Expanding hermeneutic horizons: Working as multiple researchers and with multiple participants
MetadataShow full item record
AbstractThe double hermeneutic is a central feature of interpretative phenomenological analysis (IPA). Typically, this has been considered in relation to individual researchers working with experiential accounts from individual participants. IPA has, however, frequently been applied by multiple researchers; a further layer of complexity occurs when individual or multiple researchers analyse data from group interactions. Little attention has been paid to hermeneutic considerations in these contexts. We present insights into our encounters with multiple hermeneutics as well as our application of the hermeneutic circle; we also consider implications for IPA research. Our multi-vocal approach to analysis requires us to work in a much more integrative manner than is generally represented in IPA literature. Explicitly attending to multiple hermeneutics in focus group situations provides additional insights into the social and cultural contexts within which participants’ experiences exist. This article discusses how the inclusion of multiple hermeneutics adds richness and robustness to IPA.
CitationMontague, J., Phillips, E., Holland, F. and Archer, S., (2020). 'Expanding hermeneutic horizons: Working as multiple researchers and with multiple participants'. Research Methods in Medicine & Health Sciences, 1(1), pp. 25-30.
JournalJournal of Research Methods in Medicine and Health Sciences
Showing items related by title, author, creator and subject.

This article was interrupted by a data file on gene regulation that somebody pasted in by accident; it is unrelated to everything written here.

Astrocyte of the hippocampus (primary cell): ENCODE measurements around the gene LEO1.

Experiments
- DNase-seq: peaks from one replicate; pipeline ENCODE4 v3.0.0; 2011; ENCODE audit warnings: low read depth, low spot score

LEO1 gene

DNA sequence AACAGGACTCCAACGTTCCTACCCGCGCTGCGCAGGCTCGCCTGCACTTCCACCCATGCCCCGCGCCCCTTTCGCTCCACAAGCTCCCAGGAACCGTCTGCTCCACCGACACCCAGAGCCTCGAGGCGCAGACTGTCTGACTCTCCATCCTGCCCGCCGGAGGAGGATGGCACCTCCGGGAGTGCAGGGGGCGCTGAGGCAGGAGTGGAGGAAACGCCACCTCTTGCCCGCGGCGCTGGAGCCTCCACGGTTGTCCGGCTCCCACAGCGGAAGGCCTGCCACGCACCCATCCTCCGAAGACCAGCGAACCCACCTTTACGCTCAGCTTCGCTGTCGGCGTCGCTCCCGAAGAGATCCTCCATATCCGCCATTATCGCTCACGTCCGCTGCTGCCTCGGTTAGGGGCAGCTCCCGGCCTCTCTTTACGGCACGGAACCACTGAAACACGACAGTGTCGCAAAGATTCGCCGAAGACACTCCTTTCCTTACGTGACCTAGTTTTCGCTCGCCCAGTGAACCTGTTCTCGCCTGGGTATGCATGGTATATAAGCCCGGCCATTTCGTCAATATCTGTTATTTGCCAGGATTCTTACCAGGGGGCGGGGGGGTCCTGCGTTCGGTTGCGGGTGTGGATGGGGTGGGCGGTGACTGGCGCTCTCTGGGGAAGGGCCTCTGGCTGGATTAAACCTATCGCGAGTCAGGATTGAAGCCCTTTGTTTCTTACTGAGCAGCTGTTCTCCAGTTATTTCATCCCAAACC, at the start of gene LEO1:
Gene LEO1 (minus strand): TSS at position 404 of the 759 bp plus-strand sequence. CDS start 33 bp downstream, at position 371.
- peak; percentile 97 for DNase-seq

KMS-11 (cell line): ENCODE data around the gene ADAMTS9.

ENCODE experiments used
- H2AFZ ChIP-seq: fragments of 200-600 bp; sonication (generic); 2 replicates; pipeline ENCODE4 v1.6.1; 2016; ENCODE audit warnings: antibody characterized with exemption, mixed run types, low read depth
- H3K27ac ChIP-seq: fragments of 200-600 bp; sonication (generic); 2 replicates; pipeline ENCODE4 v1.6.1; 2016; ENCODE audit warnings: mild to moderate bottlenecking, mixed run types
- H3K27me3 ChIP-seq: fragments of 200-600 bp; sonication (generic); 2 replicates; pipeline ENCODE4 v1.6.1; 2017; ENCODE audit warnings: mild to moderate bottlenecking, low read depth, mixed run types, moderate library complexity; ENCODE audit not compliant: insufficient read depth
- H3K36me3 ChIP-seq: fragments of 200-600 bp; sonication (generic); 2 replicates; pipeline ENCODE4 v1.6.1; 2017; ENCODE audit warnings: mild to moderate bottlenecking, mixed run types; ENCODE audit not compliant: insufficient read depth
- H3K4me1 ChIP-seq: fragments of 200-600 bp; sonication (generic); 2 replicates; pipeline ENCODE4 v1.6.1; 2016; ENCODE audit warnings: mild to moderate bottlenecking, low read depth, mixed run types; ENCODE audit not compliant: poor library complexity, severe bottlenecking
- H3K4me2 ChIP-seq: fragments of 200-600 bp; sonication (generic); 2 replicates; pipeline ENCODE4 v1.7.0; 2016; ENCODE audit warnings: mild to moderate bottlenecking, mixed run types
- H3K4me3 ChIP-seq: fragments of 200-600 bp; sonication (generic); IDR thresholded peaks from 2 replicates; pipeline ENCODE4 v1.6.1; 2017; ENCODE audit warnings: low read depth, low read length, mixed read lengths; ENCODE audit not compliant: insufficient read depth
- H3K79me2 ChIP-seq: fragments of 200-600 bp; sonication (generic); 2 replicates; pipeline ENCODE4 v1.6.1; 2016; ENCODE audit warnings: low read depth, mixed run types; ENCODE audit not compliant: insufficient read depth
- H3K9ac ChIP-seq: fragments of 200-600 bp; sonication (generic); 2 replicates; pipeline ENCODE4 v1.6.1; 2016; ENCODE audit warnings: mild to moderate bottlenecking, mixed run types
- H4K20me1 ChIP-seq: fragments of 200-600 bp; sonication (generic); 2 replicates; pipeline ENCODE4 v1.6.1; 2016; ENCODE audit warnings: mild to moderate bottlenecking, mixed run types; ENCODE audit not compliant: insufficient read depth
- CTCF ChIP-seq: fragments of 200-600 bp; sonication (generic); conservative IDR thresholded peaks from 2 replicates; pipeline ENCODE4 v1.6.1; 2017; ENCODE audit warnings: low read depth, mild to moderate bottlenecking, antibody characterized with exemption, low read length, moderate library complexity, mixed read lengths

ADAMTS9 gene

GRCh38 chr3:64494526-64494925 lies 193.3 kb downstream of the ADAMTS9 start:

Multiple emotions, multiple selves: compassion focused therapy chairworkBell, Tobyn; Montague, Jane; Elander, James; Gilbert, Paul; University of Derby (Cambridge University Press (CUP), 2021-07-19)Compassion focused therapy (CFT) is rooted in an evolutionary view of the human mind as formed of a multitude of contrasting, and often conflicting, motivations, emotions and competencies. A core aim of the therapy is to help clients understand the nature of their mind in a way that is de-pathologizing and de-shaming. The approach is also focused on the cultivation of compassion to work with these difficult aspects of mind. CFT includes the ‘multiple-selves’ intervention which involves the differentiation of threat-based emotion and an exploration of their conflict. Compassion is then applied to the client’s affective world to aid regulation and integration. This paper focuses on clients’ experiences of a chairwork version of multiple-selves, wherein clients personify their emotions in separate chairs. Nine participants with depression were interviewed directly following the intervention and the resulting data were analysed using interpretative phenomenological analysis. Three interconnecting themes were identified: appreciating emotional complexity; the role of chairwork process; and compassionate integration. The results highlight the importance of emotional differentiation in understanding internal multiplicity and conflict in depression, and the role of compassion in creating a sense of personal coherence. The embodied and enactive nature of chairwork was found to be of benefit in identifying and separating emotion, and in developing new forms of self-relating. The paper discusses the clinical implications of such findings for the treatment of depression.